Adding A Dog To Your Family?


Are the kids now at an age where you feel a new addition to the family is a viable option?  Perhaps you’ve been thinking of getting a puppy or dog eventually anyway.  There is quite a lot of information out there about choosing the right canine for your family, and it should be heeded.

When adopting a dog, I’d always recommend trying a shelter first.  These are the animals that need the homes the most, and if you are dead set on getting a puppy, they sometimes have these too.  Be sure to check with your local.  The thought of a shelter dog can be intimidating to most.  You don’t know their temperament or how they have been treated previously.  Generally, discussing this with one of the shelter workers will give you the answers you need, depending on how long the dog has been there.  You may also wish to discuss if you can visit with the dog for a few days to get a feel of it’s temperament yourself.  Bear in mind that an older shelter dog can be more work, so you have to be willing to set aside more time than usual, especially in the rehabilitating side of things.

Alternatively to shelters, some families prefer to purchase a dog from a reputable, licensed breeder. This is a popular choice among households with small children or existing pets, enabling them to train a puppy before they grow up. Many breeders these days have online websites to showcase their available puppies and different breeds. For example, Fox Creek Farm Goldendoodles & Bernedoodles provide useful information such as medical history, and other useful information that would be beneficial if you were considering adopting one of the Available Goldendoodle Puppies. However, thorough research is essential before making a decision.

The next issue, is which dog is right?  One of the first things you should find out is if there are any restricted breeds in your area.  Some governments will not allow a certain breed at all within the community, whereas others may require permits for certain dogs.  Some have no restrictions at all.

Now you can move on to consideration of which dog will fit with your family.  Dog breeds vary in attitude, health issues and training ability.  A Labrador is going to have different attitude issues and health issues than what a boxer does and so on.  If you get a mixed breed, knowing if these issues could crop up is a bit more difficult.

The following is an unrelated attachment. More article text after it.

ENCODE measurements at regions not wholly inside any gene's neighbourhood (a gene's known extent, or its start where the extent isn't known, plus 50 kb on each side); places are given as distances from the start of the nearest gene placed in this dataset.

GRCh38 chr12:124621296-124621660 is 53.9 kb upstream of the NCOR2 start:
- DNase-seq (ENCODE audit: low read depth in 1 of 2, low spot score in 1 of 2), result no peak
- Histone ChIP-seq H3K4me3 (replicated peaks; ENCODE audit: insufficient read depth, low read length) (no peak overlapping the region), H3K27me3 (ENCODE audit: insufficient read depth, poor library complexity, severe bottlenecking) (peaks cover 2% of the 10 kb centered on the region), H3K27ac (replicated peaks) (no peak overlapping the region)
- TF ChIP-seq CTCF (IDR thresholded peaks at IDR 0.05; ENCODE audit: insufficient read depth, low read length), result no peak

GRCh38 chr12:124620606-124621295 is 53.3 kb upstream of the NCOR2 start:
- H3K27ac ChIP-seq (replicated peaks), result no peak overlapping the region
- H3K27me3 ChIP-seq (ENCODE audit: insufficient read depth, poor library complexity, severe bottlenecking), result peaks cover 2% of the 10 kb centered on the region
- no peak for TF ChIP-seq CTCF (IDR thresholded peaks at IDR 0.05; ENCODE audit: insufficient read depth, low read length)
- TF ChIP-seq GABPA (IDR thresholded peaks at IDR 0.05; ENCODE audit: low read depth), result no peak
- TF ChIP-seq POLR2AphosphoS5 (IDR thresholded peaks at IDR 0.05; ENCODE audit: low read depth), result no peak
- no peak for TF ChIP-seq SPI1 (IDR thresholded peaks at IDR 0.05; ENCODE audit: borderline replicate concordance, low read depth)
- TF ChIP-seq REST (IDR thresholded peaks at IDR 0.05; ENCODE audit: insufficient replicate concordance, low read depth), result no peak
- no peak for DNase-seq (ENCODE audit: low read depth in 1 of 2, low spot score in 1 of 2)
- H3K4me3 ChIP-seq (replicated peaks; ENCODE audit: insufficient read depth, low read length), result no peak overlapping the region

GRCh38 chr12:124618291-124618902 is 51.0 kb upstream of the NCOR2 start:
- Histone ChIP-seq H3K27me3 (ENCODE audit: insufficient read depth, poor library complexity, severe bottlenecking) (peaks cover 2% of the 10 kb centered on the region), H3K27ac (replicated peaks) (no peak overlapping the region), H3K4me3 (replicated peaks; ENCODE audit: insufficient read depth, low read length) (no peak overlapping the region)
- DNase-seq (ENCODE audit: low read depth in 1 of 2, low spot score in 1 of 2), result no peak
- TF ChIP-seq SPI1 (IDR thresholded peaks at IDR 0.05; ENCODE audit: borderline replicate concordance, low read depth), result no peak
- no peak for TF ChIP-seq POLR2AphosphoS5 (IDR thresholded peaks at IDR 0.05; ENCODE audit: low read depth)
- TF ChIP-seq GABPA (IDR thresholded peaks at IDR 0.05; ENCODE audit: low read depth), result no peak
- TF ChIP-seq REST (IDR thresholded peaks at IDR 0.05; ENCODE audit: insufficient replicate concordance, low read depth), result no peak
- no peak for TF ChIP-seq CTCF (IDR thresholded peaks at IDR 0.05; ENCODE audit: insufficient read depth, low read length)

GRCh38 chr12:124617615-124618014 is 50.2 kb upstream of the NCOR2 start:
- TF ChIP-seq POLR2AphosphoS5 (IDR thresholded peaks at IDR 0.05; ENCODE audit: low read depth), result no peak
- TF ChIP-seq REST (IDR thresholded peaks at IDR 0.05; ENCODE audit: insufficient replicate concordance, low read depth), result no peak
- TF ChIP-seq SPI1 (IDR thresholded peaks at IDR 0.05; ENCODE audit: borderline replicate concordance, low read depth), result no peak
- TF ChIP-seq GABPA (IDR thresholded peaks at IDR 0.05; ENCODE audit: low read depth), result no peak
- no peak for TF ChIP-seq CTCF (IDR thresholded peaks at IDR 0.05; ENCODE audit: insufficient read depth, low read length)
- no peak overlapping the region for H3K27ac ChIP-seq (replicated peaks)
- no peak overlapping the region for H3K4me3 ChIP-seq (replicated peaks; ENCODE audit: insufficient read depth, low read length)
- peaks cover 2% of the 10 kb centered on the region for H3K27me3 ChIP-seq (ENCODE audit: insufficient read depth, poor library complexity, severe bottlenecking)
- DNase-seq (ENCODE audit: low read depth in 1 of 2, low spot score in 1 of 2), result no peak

Bobby Dakota dog bed

If you have young children, you will want a dog that welcomes training, doesn’t generally have aggression issues, and has a longer life span.  You may also want a mid sized dog (like a labrador) as opposed to a big dog (like a dane).  Just remember, if you go for a larger dog breed, you will need to give them more space to run, and take them on daily walks.  A small courtyard as a backyard is just not suitable.

If you have smaller pets already, such as cats or poultry, you may also want to avoid hunting breed dogs, such as wolfhounds.  Unless you are comfortable with the extra training you will need to do, it is best to avoid known bird or small animal predators.

Don’t let cute looks be the only thing that sways you.  Getting a dog is not like buying a coffee.  They will (hopefully) be with you for the rest of their lives, so they deserve consideration so they don’t end up in a shelter if you realize you can’t handle them.

So, if you’re getting a dog, take a checklist with you, to discuss with the owner or carer, or to research yourself.

  • What breed(s) is the dog?
  • Has it interacted with other animals? If so, how did it act.
  • Does this animal have any health issues?  Does this breed?
  • Has this animal shown any aggressive tendencies?
  • Has it ever attacked or killed another animal, or person?
  • Has it ever been around children?
  • Does it require any rehabilitation or extra training?
  • Does it leash-walk well?
  • Any dietary concerns?

Hopefully, at the end of your discussion or research you will have a new member to add to your family!

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